Wednesday, October 26, 2011

Mount Luken via Stone Canyon Trail


Date:
October 24,2011

Nearby City:
Sunland, CA

Driving Directions:
Take the 210 freeway and exit Sunland Blvd. toward Sunland Tujunga. Make a left at the light onto Sunland Blvd; signs for Sunland Tujumga. In 0.6 miles Sunland Blvd. turns into Foothill Blvd and then a left onto Oro Vista Ave.Continue onto Big Tujunga Canyon Rd. for 3.4 miles and turn right onto Doske Rd.
 Park at the end of the parking lot near the trailhead for Stone Canyon Trail.

Hours:
Sunrise to sunset

Difficulty:
Moderate- Difficult/ Strenuous

Why?
Once you cross the creek finding where the trail continues up to the summit is very hard to find. The trail is well marked all the way into the canyon till the trail zig-zags up the mountain side. The trail is all up hill with little areas to rest and practically no shade.


Elevation Gain/Loss:
3,200 foot gain

Entrance/ Parking Fee:
An Adventure pass is needed to park. You can buy one online or find a place that sells them near you.

Cell Service:
T-Mobile - I got a few bars at the parking lot but once in the canyon I lost service the rest of the trail.

Trails:
Mount Luken via Stone Canyon- 8 miles round trip

Trail Condition:
Despite being burned by the Station Fire in 2009 the trail is in excelent condition. There are a few parts that are a little hairy but doable and the trail is hard to find after you cross the creek.

Trail Directions:
Starting at the parking lot; walk to the end of it to signs marking the beginning of the Stone Canyon Trail. Follow this trail and cross the creek where you can, the creek can get very difficult to cross after a rain storm or after winter. After you cross the creek the trail is hard to find; we walked up towards the canyon to get a higher up view and then walked towards to wooden telephone poles where you will find a well marked trail lined with rocks.

Once at the trail follow it up into the canyon; orange ribbons line the trail. Soon the trail will zig-zag up a small mountain and then up the next mountain and so on. After a few hours we first heard then saw a beautiful waterfall down in the canyon below us. We are excited to go back and find a rout to this waterfall. Continue to follow the trail till you reach an open area with the trail junction take the trail leading down, Haines Canyon. The trail leads east on the ridge and meets the Mount Luken fire road. Follow the fire road to the summit that's covered with radio antennas.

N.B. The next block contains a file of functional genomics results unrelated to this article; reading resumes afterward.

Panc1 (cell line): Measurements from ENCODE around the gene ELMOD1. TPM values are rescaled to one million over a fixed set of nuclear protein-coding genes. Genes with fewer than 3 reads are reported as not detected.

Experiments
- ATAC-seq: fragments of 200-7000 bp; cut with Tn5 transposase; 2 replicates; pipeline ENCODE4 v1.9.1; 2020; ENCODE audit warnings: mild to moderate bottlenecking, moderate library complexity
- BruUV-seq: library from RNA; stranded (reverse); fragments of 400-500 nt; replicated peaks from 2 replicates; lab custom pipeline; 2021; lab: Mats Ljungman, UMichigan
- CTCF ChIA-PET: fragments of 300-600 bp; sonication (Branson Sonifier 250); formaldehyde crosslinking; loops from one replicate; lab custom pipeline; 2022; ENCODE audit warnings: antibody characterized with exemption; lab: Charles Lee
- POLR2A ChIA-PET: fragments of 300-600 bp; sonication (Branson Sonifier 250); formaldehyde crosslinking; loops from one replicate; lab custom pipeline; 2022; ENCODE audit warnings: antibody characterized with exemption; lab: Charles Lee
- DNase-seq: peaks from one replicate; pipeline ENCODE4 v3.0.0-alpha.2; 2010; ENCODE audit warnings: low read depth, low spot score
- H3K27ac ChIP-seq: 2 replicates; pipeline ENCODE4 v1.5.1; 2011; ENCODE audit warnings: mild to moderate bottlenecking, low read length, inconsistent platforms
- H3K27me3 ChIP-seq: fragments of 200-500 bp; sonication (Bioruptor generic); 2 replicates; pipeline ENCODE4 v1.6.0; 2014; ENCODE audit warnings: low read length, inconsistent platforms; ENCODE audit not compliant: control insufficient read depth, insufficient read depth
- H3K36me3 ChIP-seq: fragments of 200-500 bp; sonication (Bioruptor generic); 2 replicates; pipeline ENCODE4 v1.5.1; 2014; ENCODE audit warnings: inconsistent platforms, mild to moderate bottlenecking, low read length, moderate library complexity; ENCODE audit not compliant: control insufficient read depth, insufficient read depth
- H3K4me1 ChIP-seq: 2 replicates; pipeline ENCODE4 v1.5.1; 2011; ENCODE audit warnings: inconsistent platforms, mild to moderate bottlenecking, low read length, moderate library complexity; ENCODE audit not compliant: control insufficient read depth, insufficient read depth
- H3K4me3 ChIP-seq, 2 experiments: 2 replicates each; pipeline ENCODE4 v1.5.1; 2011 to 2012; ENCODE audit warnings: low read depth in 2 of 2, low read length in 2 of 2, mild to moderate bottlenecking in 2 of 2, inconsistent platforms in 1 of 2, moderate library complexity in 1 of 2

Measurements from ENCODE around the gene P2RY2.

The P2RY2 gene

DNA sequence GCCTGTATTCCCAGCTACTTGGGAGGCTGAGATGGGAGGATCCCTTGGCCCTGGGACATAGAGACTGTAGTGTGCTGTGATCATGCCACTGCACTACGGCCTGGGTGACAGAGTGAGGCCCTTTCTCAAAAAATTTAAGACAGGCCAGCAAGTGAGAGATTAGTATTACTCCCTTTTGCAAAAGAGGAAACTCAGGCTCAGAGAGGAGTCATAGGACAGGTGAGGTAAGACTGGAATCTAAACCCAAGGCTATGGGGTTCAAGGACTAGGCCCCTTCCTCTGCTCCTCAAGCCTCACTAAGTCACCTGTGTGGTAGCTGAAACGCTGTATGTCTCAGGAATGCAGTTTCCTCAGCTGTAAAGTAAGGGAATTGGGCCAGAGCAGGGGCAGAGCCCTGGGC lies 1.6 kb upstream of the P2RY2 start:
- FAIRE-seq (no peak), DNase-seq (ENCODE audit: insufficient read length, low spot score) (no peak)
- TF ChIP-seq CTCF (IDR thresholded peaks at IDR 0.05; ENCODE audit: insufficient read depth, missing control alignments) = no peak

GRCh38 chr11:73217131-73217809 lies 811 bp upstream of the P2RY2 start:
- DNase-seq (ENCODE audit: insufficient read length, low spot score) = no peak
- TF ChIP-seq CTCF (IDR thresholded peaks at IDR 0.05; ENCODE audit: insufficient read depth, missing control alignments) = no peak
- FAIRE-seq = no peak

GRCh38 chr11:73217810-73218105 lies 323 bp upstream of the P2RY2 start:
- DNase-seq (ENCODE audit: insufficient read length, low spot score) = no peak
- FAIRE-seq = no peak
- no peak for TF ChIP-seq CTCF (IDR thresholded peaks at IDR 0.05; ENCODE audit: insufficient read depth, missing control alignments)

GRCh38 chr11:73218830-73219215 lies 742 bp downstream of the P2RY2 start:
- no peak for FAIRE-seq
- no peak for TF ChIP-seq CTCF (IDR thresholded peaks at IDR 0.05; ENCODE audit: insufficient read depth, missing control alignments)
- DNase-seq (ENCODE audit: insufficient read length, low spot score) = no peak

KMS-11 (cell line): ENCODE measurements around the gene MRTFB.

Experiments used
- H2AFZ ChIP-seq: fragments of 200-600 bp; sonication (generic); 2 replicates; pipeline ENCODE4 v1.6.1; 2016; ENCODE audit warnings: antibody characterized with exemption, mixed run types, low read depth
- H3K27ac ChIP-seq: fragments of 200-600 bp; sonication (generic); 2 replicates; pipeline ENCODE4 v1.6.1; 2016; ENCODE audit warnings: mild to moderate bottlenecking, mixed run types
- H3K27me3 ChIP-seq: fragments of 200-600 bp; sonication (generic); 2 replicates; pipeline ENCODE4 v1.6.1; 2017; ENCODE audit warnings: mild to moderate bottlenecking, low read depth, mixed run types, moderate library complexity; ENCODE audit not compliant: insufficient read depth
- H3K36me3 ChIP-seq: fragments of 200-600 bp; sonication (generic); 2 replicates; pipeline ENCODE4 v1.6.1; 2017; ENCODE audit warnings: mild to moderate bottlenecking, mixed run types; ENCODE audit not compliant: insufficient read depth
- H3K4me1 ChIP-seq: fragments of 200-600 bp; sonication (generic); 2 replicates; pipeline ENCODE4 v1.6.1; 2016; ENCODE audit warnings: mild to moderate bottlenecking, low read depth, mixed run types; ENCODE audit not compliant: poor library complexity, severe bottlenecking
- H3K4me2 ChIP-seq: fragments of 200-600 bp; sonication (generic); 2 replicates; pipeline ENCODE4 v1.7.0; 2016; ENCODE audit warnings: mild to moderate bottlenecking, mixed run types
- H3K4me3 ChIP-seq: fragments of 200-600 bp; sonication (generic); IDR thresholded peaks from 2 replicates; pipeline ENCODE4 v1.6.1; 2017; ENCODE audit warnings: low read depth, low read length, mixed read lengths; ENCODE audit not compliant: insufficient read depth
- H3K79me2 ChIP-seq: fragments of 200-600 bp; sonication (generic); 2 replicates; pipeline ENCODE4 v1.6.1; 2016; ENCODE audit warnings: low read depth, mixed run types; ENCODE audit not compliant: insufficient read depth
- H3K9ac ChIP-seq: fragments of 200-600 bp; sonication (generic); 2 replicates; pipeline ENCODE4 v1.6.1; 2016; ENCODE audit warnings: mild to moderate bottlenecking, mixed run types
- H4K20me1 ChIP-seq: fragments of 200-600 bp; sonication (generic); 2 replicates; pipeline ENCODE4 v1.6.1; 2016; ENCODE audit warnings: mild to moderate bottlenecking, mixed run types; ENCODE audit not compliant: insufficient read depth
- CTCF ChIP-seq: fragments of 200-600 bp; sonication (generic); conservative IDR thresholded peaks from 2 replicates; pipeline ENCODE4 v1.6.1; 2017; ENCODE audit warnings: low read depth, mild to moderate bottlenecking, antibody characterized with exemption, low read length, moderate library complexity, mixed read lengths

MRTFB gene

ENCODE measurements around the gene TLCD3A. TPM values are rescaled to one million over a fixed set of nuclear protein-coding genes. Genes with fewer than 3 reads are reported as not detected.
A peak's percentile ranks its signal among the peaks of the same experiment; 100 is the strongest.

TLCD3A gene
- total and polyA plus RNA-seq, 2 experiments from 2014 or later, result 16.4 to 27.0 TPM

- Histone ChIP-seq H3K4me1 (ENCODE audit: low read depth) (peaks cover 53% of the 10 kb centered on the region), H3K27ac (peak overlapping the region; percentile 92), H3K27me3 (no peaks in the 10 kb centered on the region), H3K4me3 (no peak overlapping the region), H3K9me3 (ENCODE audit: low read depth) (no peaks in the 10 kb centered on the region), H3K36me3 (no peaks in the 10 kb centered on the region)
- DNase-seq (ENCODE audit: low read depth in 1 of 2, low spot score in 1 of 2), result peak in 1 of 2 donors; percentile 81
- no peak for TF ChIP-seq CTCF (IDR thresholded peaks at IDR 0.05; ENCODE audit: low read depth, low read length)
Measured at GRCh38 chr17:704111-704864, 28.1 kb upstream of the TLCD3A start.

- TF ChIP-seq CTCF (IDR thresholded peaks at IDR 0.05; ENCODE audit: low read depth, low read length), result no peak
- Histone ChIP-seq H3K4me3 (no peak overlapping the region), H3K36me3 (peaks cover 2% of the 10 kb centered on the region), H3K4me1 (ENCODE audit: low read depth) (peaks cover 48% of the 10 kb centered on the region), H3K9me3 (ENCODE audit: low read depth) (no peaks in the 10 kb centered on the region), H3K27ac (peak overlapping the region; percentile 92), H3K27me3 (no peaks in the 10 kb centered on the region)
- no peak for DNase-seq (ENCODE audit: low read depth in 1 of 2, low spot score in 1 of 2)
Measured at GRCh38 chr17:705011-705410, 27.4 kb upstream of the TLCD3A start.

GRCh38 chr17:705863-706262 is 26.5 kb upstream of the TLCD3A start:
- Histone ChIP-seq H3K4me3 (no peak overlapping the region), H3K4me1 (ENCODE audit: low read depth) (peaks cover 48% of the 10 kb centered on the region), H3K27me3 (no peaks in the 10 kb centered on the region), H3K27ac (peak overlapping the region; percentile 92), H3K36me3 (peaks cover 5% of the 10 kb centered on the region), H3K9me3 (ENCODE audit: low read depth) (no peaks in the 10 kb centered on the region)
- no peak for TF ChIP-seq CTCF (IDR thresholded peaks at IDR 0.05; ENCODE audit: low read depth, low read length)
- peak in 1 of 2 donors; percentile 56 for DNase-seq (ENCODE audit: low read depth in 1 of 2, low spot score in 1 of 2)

There are other alternatives from the summit if you like walking fire roads. To the east after about 8 miles the fire road leads you to the Los Angeles Crest Highway or you can take a junction down to Grizzly Flat and reach the Grizzly Flat Trail to Stonyvale. The fire road to the west takes you down towards Haines Canyon and to Big Tujunga Canyon Road.

Other Activities:
Hiking
Dogs Allowed

Links:
Facebook
Youtube
Etsy
Adventure Pass
Angeles National Forest

Jessie's Thoughts:
This is a great training hike. I enjoyed the steep incline all the way to the summit and the few difficult spots with the skinny trail and erosion kept you on your toes the whole time. The views all along the trail are stunning; I got some cool looking pictures with the haze. There is a huge waterfall that is still flowing this late in the year. I recommend this trail for anyone wanting a great workout or for training; not a good trail for families or in my opinion dogs even though they are allowed on the trail.

Maps:

View Jessie's Trails in a larger map

1 comments:

I found a dead hiker in Vasquez Creek on June 30, 2012. This is still one of my favorite places but when it gets cooler I strongly encourage people to bring clippers and a good gps on this hike. If everyone does a little trail maintenance it will soon be safe again.

After reviewing much information including Ertug Ergun's intended route from his work computer, it is clear to me that extremely poor trail conditions, hot weather, and inadequate water were the major factors in his death. His mapped route is exactly correct, but there are NO signs and NO websites giving current trail conditions. The trail has not been maintained since the Station Fire, and there are more trees falling down all the time. It's really hard to find the trail, even when you know where it is. The poor man ended up in Vasquez creek, missing one shoe and his glasses, and descended unsafely down eight waterfalls before he died. You can get water here but you can't get out. Sadly, had he found the right trail, there was also water available there on the west fork of Vasquez creek. The trail has weeds over your head. We trampled some with search and rescue, but it is terrible going.

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